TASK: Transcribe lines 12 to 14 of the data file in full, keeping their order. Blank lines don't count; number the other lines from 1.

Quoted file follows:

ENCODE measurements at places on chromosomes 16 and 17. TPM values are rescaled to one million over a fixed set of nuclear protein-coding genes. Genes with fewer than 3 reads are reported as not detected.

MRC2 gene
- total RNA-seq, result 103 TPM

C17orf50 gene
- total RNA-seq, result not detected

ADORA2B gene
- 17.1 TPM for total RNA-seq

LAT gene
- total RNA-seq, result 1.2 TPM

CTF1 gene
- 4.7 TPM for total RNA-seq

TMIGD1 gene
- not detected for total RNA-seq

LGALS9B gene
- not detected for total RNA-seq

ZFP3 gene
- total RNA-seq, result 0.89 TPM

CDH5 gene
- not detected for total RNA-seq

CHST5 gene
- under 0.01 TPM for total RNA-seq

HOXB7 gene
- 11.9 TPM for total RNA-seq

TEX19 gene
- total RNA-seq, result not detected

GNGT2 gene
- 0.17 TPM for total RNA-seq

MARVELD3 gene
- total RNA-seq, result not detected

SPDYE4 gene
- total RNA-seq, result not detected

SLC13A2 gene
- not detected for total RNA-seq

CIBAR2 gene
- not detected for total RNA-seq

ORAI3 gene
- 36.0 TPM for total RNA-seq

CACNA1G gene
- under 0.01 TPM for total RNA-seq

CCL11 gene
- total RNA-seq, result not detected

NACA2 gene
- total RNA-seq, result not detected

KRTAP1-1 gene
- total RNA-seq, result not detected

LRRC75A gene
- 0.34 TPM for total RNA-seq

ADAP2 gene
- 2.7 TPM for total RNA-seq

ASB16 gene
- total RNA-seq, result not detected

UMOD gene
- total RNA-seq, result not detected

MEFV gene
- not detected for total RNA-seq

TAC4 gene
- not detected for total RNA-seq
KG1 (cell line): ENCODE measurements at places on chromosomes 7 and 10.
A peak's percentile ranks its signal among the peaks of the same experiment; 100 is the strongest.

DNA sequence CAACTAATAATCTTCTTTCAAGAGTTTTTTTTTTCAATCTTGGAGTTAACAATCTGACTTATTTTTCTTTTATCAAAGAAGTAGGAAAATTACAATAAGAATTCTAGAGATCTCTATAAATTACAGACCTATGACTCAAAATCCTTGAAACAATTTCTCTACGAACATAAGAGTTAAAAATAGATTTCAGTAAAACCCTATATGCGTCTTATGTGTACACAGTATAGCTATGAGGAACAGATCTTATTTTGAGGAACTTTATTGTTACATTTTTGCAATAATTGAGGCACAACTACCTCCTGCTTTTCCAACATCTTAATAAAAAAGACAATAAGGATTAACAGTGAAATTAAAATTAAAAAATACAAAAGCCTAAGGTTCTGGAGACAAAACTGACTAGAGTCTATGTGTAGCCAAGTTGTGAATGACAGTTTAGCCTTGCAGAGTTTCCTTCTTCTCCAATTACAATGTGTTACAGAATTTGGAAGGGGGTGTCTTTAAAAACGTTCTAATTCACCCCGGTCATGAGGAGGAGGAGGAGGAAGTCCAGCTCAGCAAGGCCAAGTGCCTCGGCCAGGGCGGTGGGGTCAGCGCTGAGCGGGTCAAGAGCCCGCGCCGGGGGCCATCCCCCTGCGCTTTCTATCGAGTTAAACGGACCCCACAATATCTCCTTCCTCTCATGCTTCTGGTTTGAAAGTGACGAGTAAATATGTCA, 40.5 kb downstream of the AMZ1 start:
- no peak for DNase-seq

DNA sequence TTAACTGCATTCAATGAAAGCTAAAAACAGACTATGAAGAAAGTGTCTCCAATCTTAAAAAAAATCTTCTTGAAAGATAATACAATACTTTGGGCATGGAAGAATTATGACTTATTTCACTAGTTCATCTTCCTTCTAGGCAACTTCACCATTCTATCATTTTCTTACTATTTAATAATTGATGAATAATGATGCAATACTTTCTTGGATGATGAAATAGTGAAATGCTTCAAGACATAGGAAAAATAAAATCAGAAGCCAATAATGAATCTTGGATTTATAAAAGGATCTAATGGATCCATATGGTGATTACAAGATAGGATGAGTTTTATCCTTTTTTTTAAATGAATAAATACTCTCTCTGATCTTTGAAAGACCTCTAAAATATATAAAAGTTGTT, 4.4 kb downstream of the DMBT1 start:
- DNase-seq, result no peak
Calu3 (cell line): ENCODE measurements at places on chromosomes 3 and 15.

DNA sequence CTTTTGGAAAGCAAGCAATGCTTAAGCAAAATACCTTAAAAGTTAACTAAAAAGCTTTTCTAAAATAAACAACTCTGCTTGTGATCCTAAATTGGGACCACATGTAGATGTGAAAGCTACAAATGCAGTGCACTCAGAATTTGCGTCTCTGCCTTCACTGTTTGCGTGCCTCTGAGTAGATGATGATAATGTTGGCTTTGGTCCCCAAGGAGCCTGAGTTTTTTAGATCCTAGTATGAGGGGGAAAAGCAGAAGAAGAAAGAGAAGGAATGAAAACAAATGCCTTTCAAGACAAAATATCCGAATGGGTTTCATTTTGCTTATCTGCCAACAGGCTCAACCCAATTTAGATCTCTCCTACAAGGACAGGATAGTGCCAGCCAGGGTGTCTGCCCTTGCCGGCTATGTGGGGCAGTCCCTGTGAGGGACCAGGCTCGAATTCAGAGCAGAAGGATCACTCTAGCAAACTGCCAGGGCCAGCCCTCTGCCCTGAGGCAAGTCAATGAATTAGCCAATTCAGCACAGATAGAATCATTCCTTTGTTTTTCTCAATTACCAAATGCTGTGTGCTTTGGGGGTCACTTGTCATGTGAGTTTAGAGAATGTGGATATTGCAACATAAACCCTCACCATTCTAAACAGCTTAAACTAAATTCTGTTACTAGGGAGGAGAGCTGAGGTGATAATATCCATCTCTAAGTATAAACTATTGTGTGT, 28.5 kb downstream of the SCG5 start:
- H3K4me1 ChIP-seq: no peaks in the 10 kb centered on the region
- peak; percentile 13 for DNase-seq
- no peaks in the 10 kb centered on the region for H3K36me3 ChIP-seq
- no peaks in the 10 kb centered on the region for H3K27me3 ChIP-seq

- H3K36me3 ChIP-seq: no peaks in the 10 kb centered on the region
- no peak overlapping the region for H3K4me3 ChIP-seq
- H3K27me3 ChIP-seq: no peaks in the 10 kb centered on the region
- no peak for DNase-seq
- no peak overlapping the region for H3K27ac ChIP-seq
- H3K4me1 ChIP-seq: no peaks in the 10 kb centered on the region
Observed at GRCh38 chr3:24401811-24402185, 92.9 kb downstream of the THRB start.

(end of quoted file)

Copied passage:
TMIGD1 gene
- not detected for total RNA-seq

LGALS9B gene